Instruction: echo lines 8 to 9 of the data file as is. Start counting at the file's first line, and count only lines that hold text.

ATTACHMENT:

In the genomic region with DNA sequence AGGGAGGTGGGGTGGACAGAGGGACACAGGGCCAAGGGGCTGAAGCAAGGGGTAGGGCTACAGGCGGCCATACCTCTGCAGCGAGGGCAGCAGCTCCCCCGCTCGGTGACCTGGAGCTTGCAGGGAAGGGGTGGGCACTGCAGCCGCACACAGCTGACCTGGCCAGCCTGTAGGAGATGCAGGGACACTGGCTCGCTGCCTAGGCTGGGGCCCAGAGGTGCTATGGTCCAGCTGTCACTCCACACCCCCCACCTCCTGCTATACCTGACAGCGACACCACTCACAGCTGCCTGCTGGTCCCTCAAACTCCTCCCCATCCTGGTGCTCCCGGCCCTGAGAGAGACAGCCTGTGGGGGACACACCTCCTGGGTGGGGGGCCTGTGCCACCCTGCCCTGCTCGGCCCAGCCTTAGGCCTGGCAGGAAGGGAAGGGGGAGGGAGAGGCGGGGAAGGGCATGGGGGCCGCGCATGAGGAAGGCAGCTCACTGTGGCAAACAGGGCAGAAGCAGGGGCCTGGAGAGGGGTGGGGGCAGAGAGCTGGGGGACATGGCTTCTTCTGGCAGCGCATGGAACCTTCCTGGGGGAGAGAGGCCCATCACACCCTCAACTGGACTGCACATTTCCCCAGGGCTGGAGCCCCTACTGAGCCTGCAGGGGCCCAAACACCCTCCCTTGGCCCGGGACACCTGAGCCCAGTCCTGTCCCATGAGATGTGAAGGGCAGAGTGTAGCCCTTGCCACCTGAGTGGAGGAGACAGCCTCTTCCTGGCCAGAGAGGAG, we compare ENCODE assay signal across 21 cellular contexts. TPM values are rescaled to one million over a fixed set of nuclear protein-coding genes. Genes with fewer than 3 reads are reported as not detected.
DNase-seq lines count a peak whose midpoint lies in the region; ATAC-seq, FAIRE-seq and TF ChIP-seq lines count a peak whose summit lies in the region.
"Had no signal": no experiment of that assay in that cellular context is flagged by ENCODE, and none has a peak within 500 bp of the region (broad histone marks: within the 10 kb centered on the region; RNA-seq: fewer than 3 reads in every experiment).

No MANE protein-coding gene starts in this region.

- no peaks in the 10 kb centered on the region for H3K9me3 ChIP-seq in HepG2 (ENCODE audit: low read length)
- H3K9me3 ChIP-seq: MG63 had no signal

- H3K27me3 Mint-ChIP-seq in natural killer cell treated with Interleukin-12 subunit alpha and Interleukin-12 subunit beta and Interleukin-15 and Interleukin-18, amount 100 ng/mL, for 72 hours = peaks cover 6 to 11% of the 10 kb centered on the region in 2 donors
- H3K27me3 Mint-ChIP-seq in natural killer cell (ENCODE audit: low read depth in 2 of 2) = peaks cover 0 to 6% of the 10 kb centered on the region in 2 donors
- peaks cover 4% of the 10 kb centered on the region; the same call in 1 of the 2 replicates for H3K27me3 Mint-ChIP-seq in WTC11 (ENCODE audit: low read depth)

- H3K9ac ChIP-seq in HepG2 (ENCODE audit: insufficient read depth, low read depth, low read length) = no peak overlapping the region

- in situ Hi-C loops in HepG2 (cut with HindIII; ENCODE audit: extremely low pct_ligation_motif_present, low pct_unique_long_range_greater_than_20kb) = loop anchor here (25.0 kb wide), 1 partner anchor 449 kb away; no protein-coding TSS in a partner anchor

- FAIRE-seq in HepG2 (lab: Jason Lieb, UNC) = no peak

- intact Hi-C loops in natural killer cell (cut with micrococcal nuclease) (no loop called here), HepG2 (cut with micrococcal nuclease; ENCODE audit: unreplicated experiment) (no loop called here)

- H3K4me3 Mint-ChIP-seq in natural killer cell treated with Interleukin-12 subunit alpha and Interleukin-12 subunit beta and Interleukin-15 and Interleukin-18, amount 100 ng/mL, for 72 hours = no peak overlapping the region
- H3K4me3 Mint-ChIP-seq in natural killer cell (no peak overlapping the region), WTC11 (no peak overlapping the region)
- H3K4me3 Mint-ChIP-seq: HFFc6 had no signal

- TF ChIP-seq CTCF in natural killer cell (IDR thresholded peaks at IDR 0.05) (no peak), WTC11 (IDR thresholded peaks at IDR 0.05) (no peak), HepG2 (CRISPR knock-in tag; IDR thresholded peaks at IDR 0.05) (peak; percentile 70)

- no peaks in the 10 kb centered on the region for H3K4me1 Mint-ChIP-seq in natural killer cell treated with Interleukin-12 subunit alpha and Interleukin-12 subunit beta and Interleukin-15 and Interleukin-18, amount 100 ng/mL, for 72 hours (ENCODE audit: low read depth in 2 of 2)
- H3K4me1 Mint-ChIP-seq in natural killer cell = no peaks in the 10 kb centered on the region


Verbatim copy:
- H3K27me3 Mint-ChIP-seq in natural killer cell (ENCODE audit: low read depth in 2 of 2) = peaks cover 0 to 6% of the 10 kb centered on the region in 2 donors
- peaks cover 4% of the 10 kb centered on the region; the same call in 1 of the 2 replicates for H3K27me3 Mint-ChIP-seq in WTC11 (ENCODE audit: low read depth)